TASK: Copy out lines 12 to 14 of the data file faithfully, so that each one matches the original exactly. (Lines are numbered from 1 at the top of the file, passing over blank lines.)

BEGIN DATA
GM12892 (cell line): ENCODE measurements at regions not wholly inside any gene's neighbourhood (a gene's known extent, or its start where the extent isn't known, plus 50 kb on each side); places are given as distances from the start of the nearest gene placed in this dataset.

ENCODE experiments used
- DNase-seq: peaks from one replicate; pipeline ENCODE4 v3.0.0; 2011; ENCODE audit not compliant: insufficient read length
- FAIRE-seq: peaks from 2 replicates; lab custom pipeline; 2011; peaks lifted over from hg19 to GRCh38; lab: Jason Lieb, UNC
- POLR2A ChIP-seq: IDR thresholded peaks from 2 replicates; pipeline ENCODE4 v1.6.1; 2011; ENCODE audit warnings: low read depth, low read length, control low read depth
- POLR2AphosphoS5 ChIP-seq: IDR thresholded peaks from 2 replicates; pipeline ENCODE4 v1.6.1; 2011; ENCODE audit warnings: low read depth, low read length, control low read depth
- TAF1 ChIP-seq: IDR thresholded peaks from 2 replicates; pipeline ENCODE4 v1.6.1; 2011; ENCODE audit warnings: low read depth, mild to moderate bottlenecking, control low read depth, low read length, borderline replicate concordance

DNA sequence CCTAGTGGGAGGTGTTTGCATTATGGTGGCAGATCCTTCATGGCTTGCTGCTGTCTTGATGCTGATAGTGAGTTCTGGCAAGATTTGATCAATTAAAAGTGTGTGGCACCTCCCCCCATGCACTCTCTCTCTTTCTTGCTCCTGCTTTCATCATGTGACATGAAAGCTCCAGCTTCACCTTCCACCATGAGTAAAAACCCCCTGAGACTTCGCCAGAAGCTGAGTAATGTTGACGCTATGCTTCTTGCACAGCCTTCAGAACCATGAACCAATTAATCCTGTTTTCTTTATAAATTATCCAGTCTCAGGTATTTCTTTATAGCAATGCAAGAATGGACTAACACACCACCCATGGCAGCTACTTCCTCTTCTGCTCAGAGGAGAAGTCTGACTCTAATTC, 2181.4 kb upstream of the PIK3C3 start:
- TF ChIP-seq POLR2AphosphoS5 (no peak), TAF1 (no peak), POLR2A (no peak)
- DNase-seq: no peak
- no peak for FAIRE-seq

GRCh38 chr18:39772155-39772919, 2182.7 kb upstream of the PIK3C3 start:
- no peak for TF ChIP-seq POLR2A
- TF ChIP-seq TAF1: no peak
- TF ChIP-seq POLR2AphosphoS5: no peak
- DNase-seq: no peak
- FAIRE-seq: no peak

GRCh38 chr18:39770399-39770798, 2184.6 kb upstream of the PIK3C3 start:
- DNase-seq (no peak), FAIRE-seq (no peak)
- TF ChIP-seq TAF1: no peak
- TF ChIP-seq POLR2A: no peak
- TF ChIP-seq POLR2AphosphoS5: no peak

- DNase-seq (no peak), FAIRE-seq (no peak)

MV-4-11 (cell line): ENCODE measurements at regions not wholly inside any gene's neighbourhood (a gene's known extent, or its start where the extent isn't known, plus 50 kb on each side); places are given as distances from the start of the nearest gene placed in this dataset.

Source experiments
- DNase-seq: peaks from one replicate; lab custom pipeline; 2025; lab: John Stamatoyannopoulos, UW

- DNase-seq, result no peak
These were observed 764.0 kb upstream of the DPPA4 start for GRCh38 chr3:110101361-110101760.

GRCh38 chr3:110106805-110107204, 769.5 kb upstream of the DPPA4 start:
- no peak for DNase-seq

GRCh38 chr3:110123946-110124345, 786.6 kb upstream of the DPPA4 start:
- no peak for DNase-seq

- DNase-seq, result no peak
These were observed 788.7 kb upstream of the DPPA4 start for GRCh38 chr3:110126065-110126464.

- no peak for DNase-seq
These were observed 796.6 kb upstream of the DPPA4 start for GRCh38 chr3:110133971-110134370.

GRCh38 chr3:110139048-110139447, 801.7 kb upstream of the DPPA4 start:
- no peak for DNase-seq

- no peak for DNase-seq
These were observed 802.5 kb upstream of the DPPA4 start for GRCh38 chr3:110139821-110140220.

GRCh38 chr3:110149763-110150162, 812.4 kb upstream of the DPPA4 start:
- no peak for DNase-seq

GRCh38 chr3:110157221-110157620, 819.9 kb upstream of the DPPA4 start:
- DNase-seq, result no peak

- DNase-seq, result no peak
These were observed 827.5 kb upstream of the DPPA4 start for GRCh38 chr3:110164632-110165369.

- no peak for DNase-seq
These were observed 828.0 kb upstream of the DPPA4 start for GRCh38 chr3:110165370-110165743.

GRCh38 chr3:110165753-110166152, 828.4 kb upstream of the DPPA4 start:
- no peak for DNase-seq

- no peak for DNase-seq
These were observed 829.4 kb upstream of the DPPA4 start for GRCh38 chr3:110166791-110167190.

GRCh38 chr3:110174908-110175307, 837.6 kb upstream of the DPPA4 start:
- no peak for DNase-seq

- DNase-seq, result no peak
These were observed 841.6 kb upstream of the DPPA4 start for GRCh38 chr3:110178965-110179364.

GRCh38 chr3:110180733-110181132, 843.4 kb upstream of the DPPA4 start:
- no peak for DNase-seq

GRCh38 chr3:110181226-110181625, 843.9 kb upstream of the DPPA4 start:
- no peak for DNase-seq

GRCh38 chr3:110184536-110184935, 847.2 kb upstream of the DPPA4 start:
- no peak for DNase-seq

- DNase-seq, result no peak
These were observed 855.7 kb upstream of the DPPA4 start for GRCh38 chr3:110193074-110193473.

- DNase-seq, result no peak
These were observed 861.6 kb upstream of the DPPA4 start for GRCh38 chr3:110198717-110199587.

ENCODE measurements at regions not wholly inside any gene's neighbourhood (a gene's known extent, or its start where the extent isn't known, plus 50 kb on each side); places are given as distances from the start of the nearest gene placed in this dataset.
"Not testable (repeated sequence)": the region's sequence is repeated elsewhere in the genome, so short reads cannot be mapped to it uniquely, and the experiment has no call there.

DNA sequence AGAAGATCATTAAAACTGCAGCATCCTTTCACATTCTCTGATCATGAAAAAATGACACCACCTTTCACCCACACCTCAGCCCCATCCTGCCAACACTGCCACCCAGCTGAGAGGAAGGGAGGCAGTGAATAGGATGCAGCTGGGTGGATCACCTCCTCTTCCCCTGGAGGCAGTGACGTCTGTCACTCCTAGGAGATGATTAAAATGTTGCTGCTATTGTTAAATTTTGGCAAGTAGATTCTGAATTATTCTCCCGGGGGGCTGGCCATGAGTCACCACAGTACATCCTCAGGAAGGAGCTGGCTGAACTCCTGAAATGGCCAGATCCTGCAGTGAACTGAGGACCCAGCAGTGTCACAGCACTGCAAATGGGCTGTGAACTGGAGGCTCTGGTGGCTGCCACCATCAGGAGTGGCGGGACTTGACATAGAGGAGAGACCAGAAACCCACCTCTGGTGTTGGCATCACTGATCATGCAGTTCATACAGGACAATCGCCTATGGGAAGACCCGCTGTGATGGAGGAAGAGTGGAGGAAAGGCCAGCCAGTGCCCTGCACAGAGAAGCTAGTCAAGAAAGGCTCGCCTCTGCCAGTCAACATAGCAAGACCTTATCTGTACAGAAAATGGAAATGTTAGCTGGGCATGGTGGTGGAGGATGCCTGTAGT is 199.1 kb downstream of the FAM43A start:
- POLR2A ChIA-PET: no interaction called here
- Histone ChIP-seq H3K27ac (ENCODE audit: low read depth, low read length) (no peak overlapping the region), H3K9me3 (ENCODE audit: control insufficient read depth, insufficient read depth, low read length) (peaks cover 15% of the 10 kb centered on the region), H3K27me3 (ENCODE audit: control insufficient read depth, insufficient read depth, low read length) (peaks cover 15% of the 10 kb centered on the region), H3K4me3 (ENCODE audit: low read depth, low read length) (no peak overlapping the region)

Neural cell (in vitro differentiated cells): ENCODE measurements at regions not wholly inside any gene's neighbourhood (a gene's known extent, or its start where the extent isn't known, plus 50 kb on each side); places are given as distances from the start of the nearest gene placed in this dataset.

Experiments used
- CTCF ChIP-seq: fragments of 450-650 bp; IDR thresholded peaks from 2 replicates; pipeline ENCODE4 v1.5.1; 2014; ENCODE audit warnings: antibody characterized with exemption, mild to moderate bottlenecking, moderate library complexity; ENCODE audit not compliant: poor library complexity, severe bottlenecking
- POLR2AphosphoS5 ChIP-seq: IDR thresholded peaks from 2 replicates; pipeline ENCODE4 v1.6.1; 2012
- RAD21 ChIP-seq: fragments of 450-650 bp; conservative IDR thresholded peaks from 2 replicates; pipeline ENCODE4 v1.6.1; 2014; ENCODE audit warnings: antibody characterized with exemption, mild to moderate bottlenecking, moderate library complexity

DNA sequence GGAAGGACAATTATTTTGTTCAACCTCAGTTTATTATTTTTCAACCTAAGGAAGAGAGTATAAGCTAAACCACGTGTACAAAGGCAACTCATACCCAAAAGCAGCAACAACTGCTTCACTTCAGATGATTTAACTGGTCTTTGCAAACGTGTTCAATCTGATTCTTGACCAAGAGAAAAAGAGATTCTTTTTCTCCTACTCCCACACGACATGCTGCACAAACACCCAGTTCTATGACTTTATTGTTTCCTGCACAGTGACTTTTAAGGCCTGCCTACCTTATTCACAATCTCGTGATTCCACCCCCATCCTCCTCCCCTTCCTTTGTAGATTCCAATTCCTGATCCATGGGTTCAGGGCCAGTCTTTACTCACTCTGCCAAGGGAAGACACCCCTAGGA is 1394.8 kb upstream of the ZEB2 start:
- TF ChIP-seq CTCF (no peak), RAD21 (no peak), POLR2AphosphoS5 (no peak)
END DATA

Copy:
GRCh38 chr18:39772155-39772919, 2182.7 kb upstream of the PIK3C3 start:
- no peak for TF ChIP-seq POLR2A
- TF ChIP-seq TAF1: no peak